The Portsmouth Area Chamber of Commerce has been honoring local farmers and farming families since 1957 with an annual Business and Farmers Banquet, during which they have chosen one farmer that has made exceptional contributions to area agriculture. This year, the guest of honor was John Fetters of Minford. Fetters was named the 2017 Farmer Citizen of the Year.
Fetters says he knew that he wanted to be a farmer as early as junior high. Though there were no large farms in his family, Fetters’ grandfather raised a few strawberries. Growing up, Fetters’ had always enjoyed visiting his grandfather’s farm and helping in anyway he could.
“I was just always intrigued by the idea of farming,” Fetters’ explained.
Despite his eagerness to get out in the field, Fetters’ mother was eager for him to go to college. By high school, the young man had figured out his path. One of his high school teachers had given his some information about Ohio State University’s (OSU) agricultural program.
“I didn’t even know there was a College of Agriculture,” Fetters stated.
At OSU, John earned a degree in vocational agriculture and graduated in 1971. With hard work as a part of his programming, Fetters was already farming while in school. In college, Fetters was learning the latest approaches and the science supporting them. He gained in both knowledge and experience so that by the time he finished school, he was prepared to lead in the industry. The contributions he has since made to both his field and community seem limitless.
Fetters went to dedicate 11 years of his life to teaching junior high and high school science while also working on a farm that his parents had bought. Always busy and always serving, Fetters also went to work for the Agriculture Conservation and Stabilization Service, which later became the Farm Service Agency, in 1968. He went on to serve in various roles from measuring tobacco to becoming office manager to serving as the County Executive Director (CED). Fetters has served as CED for Lawrence, Scioto and Greenup (Ky.) counties. In this position, Fetters was able to once again integrate his education and his farming experience in a way that would make significant changes to farming. He would travel to Washington, DC where he worked on software to assist with workloads, accounting, crop reporting and various other requirements of the business side of running a farm.
Back on the farm, Fetters has ventured and succeeded in various farming projects. He has raised crops including soy beans, corn, sorghum, tobacco and hay and has raised livestock including beef cattle, bucket calves and feeder pigs. Of all those, Fetters was naturally inclined to favor a challenge.
“I’ve always enjoyed raising bucket calves,” Fetters commented. “One of the troubles with raising bucket calves is getting them to survive.”
Bucket calves are those which are “bottle fed” since birth. However, more commonly, they nurse from a bucket with several artificial nipples for feeding multiple calves at once. Though they are difficult to raise, Fetters explained that he raised a head of 100 and only lost one.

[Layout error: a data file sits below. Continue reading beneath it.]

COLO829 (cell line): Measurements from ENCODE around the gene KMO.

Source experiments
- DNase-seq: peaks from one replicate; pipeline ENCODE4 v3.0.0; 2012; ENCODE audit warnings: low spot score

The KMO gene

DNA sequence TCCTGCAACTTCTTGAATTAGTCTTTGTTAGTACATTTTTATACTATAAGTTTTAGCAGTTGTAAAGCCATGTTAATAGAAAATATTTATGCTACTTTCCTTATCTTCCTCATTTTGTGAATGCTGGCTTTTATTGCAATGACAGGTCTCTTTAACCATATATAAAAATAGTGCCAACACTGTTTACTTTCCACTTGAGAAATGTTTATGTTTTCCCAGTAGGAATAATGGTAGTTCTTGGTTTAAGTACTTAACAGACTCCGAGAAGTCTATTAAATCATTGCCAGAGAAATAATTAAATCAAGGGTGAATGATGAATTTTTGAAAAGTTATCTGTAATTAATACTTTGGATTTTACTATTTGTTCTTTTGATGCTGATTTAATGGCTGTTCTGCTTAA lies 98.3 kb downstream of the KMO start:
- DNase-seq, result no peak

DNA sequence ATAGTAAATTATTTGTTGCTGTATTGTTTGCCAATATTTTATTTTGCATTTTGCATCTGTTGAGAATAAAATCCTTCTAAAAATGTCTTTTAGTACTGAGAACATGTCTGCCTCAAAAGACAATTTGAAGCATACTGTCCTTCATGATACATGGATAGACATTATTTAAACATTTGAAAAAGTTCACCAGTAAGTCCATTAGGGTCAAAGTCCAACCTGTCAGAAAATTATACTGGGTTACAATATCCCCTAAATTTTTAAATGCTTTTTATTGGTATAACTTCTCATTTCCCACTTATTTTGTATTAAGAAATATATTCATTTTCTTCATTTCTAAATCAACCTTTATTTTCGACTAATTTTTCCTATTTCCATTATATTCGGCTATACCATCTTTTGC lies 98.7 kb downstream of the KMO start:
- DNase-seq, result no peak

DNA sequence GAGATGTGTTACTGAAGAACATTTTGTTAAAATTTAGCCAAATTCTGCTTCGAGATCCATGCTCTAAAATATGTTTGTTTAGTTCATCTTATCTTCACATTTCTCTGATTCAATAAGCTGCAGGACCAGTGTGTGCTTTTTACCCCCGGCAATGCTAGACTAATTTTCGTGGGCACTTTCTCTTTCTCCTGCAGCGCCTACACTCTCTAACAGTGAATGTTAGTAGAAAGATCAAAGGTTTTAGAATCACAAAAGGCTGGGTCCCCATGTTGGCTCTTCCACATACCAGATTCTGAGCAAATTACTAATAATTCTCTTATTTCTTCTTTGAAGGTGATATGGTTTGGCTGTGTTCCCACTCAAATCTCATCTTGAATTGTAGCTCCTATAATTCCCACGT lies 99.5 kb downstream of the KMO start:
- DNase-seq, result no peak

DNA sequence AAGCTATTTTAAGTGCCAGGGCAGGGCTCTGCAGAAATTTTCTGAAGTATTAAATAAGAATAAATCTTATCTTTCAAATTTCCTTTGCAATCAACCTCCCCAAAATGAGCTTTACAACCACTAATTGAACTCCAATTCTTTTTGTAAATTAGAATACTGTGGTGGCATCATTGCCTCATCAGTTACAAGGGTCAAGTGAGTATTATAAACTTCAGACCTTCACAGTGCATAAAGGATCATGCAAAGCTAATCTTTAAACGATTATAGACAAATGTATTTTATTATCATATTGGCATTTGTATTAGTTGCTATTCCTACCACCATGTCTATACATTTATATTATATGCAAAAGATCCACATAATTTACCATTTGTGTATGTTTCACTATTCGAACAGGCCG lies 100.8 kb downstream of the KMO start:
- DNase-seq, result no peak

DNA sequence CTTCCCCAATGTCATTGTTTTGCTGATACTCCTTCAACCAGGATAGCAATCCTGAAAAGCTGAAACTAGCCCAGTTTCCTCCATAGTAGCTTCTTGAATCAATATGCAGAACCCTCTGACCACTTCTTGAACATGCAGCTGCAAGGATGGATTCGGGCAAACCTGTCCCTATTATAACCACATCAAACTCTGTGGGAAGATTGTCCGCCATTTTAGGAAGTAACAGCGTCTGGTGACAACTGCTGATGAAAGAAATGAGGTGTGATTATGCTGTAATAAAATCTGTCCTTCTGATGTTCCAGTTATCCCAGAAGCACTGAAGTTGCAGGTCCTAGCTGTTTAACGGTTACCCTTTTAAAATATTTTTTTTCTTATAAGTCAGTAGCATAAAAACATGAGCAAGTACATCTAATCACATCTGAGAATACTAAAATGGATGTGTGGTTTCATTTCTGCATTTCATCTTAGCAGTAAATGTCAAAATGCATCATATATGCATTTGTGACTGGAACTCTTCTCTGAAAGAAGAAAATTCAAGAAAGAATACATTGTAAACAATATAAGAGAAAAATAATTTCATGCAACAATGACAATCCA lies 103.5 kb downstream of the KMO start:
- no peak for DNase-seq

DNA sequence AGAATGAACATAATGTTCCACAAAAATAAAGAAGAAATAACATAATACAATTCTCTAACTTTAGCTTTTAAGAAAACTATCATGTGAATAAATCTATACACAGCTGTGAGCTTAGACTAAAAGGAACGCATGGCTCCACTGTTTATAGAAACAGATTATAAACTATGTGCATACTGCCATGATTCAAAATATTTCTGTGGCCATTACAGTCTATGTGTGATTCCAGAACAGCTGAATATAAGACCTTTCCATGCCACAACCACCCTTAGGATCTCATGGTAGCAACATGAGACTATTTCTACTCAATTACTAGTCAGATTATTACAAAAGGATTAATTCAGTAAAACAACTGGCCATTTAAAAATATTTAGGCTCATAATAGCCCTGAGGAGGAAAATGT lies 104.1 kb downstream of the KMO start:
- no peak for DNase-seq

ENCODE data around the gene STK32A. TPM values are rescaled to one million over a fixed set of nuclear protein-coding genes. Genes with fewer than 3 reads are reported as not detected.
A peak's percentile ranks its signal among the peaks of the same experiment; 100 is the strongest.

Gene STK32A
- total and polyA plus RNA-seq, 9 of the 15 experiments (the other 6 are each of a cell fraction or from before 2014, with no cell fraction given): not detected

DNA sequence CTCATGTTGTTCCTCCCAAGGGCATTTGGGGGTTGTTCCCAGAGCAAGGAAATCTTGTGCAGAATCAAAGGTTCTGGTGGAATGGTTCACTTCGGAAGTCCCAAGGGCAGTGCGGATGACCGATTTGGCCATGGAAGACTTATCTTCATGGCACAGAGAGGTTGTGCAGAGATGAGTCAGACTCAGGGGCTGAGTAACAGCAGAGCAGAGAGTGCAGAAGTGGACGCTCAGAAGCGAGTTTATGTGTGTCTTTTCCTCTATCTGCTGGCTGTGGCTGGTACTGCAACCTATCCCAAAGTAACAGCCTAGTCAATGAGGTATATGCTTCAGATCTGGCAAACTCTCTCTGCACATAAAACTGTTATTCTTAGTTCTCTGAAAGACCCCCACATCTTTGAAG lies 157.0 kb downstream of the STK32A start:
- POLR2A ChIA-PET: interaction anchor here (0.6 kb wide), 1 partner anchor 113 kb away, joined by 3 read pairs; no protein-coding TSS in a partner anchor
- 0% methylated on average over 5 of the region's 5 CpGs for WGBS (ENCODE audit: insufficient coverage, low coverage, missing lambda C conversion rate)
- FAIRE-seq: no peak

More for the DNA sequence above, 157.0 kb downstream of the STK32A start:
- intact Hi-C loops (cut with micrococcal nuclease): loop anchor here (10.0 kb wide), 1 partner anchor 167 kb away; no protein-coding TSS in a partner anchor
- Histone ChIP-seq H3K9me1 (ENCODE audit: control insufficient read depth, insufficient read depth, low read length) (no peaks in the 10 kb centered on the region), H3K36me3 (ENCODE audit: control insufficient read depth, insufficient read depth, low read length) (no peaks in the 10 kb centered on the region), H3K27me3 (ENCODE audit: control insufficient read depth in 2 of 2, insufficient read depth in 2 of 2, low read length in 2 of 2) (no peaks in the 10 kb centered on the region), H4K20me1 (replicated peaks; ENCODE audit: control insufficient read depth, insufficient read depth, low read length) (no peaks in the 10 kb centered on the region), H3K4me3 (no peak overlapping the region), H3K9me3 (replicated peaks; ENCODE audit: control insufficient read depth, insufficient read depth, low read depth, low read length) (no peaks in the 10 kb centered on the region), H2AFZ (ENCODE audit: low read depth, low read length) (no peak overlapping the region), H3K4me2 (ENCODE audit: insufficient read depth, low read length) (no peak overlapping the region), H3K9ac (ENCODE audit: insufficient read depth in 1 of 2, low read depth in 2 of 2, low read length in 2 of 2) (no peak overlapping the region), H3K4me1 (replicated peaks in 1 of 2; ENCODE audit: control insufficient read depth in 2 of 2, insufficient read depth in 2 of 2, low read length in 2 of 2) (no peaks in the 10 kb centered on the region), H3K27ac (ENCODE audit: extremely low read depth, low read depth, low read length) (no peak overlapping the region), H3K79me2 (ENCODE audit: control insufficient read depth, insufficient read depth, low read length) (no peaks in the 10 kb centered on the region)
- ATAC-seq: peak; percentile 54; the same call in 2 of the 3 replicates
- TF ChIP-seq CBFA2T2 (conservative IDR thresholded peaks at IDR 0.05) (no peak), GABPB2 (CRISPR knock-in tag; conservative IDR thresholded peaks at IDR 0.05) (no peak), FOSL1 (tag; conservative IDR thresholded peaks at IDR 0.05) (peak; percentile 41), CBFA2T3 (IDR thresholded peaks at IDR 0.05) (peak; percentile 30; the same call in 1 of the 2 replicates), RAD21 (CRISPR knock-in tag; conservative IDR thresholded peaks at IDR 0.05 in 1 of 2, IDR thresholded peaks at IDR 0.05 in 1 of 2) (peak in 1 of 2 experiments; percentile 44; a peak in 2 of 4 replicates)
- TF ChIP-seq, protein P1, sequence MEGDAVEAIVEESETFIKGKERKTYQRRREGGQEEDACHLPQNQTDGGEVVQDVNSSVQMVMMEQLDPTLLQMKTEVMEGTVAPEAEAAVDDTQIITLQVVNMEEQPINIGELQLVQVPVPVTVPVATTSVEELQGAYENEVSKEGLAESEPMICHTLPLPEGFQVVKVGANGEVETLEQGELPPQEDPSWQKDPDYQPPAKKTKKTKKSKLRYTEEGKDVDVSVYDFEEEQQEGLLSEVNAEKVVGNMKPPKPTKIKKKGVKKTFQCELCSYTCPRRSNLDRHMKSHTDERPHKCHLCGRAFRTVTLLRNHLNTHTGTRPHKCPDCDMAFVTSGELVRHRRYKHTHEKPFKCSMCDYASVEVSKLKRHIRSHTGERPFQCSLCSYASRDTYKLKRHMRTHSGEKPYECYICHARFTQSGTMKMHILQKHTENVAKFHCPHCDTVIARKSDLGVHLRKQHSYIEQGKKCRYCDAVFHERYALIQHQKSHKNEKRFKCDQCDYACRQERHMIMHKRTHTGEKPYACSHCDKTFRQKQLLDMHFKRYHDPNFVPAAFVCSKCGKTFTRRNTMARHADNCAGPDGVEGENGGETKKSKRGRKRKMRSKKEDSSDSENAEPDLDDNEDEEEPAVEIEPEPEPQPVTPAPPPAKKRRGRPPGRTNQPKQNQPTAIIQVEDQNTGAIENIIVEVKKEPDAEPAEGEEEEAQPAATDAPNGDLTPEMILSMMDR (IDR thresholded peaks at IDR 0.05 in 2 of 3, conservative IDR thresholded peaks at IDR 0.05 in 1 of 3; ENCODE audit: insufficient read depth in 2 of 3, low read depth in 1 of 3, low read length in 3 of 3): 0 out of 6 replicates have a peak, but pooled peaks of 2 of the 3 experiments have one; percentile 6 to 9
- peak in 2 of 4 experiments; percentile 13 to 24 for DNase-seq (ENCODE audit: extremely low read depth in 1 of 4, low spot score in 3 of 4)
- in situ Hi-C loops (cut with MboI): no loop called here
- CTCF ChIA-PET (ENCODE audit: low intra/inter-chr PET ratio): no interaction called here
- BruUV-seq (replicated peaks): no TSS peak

Fetters further added that he enjoyed bucket calves so greatly because there were continually new ideas coming out about how to feed them. Fetters enjoyed studying the science behind successful new approaches. He also enjoyed implementing the most up-to-date research through the development of practices used on his own farm.
This lifetime farmer spent 67 years on the job before being forced to relax a bit due to some health issues. Four years ago, Fetters was diagnosed with non-alcoholic Cirrhosis of the liver. He continued to work for another two years. However, Fetters has some new hope to get back out. Three months ago, he underwent a liver and kidney transplant and is healing well. His doctors have told him that it could be six months before he felt like doing much, but that does not destroy his excitement. Still, it will be important for him to do less.
“The farming will be reduced to gardening,” wife Sue Fetters joked.
Even now in retirement, John is continually helping other area farmers, who call on him for his knowledgeable insights. The lifestyle is just something he can never give up.
“It’s just in your blood,” John stated. “If you like to do it, you like to do it.”
Part of that dedication is because of the importance he sees in continuing small farms.
“It’s bigger, bigger and bigger,” John said about how the industry has changed. “The small guys are just getting wiped out.”
He has seen some many farms disappear. John explained that he remembers a time when Bennett Schoolhouse Road had several farms, and each had a small dairy. He says there are now only a few dairies in the entire county. Decreased local farms is a problem according to John.
“They generate a lot of income for the community,” John stated before addressing what may be an ever bigger problem. “Small farms provide somewhat of a safety net. If a big farm fails, they can collectively help to fill the gap.”
With a lifetime of accomplishments, John still fails to see just how impactful he has been.
“I was surprised I got it,” he said about being named Farmer of the Year.
The Chamber is excited to be able to recognize the work of guys like John.
“It’s an honor to still be able to honor the farming family,” Chamber of Commerce Executive Director Lisa Carver said. “We still see their importance—their importance to the community and their importance to the business community. They keep our economy going just like the businesses do.”
Reach Nikki Blankenship at 740-353-3101 ext. 1930
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